Primary Note on Oracle WebLogic Server Core Server and Performance Issues Support Patterns
(Doc ID 760172.1)
Last updated on MAY 20, 2022
Applies to:Oracle WebLogic Server - Version 6.1 and later
Information in this document applies to any platform.
Troubleshooting Core Server and Performance Issues
This document is a Primary Note referring to support patterns relevant to core related (e.g. server hang, deadlock), performance, JVM and memory issues.
- Binary Core File Analysis - An application gets a binary core file produced when the WebLogic Server process terminates due to some invalid native core (machine specific code). A server crash, JVM crash, machine crash, or HotSpot error may also be associated with this occurrence. This pattern will describe what steps are needed to gather information from a core file on various platforms. <Note 779344.1>
- Unexpected High CPU Usage with WLS - A system administrator or user notices that the WebLogic Server process is consuming a lot of CPU cycles and wants to know why/what is consuming CPU cycles. <Note 779349.1>
- Too Many Open Files - A system error "Too many open files" is reported in the WebLogic Server log. Users may see this as either java.net.SocketException: Too many open files OR java.io.IOException: Too many open files. For details on this, refer to <Note 867492.1>
- Generic Server Hang - A server hang is suspected when the server does not respond to new requests, requests time out, requests take longer to process, or may occur after a server crash. <Note 1264286.1>
- EJB_RMI Server Hang - Unnecessary network traffic is causing threads to wait for responses to outstanding rmi/rjvm requests. These requests are a result of remote JNDI lookups in a clustered domain. <Note 1134285.1>
- ServerHang - Application Deadlock - An inadvertent deadlock in the application code can cause a server to hang. For example, a situation in which thread1 is waiting for resource1 and is holding a lock on resource2, while thread2 needs resource2 and is holding the lock on resource1. Neither thread can progress. <Note 1264876.1>
- JDBC Causes Server Hang - There can be different possible reasons for JDBC calls to lead to a hanging WLS instance, such as use of DriverManager.getConnection() in JDBC code, long running SQL Queries, hanging database, slow network, application-level deadlock, problems with RefreshMinutes or TestFrequencySeconds settings, and pool shrinking. This pattern addresses troubleshooting for these common problems. <Note 1135278.1>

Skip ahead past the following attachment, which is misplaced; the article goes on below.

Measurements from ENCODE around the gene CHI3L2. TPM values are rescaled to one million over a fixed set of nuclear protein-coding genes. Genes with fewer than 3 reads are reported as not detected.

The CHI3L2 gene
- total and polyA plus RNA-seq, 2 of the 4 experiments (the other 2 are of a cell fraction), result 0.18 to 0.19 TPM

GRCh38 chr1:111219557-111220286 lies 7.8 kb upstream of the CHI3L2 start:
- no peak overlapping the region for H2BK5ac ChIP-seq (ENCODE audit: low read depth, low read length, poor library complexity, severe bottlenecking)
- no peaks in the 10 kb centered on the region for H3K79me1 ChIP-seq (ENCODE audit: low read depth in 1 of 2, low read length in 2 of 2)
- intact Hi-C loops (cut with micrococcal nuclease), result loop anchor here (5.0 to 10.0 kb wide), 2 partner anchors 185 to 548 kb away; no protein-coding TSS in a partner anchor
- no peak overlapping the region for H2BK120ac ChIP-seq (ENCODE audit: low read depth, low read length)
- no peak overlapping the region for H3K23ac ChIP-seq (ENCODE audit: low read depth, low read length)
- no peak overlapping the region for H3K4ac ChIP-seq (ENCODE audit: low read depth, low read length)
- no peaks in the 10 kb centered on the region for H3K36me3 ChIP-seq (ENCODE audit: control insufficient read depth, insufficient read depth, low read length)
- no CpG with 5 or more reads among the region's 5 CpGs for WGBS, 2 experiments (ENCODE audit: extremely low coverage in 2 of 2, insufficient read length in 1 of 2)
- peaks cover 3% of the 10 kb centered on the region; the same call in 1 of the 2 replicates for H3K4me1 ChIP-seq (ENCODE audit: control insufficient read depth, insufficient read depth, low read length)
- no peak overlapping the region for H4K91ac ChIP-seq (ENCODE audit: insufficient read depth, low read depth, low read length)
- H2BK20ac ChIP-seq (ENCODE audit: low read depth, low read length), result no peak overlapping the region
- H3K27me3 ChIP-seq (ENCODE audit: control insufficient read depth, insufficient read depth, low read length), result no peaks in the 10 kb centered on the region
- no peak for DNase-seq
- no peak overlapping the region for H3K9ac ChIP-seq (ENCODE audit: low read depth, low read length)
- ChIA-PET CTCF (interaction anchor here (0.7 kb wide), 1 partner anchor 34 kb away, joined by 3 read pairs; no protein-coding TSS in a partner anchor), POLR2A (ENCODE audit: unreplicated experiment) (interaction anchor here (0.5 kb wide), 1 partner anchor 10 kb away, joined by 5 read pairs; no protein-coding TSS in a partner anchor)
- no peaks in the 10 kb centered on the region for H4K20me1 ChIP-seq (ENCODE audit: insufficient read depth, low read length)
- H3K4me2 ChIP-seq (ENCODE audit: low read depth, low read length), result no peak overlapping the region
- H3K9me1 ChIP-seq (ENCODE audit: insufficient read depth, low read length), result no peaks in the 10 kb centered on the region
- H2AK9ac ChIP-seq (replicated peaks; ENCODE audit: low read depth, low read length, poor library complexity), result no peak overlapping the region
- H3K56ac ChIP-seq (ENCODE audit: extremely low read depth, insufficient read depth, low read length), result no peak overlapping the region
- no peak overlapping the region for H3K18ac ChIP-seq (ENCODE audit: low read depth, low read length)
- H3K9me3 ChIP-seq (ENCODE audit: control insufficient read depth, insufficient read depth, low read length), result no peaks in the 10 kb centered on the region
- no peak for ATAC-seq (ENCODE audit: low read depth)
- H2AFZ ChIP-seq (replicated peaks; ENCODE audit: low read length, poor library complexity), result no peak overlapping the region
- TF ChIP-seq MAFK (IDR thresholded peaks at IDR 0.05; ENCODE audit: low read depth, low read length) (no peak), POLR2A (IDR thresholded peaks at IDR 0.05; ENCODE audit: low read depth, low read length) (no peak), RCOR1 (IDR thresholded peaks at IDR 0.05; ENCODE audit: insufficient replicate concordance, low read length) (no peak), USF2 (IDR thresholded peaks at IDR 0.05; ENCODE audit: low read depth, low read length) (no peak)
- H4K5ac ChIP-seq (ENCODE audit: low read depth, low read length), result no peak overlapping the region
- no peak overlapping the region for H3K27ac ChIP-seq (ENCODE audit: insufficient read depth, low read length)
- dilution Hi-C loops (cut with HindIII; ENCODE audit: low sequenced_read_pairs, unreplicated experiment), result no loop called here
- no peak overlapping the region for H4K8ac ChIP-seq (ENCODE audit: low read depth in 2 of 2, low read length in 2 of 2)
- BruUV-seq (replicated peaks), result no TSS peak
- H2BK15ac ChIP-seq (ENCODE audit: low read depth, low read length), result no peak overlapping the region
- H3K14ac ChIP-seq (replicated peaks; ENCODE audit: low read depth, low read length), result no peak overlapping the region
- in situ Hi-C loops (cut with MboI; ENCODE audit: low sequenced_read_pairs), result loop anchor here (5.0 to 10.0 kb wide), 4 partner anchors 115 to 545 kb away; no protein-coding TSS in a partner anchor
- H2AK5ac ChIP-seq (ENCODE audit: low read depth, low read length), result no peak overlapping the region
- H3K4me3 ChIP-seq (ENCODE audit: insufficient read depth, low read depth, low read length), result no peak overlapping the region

- Investigating Missing Execute Threads - The missing threads issue is discovered during analysis of a server hang problem or unexplained timeouts or other confusing and unexplained behavior. In a default WebLogic Server configuration, there should be 15 execute threads for the default queue (0 through 14). But in some situations, a thread dump shows that some execute threads are missing from the "default" queue. There is no exception, stack trace, or notification of any kind in the server log indicating that threads have died. <Note 1333514.1>
- Investigating Out of Memory / Memory Leak Problems - An application displays Out of Memory errors due to memory exhaustion, either in java heap or native memory. <Note 877172.1>
- Investigating JVM Crashing with No Core Dump - A JVM is an ordinary process like any other, and can sometimes terminate unexpectedly. A core dump (a memory map of the running process) is usually created when a process crashes. Sometimes, however, a core dump is not created. This pattern addresses some reasons for a missing core dump and actions to take to correct the situation and troubleshoot the problem. <Note 1276688.1>
- Investigating ClassCastExceptions - A ClassCastException is a runtime exception raised by the JVM when it detects an incompatible cast between two types. Such an error generally terminates the user request. This pattern attempts to give some basic elements to understand and troubleshoot the most frequent causes of ClassCastException errors. <Note 1331181.1>
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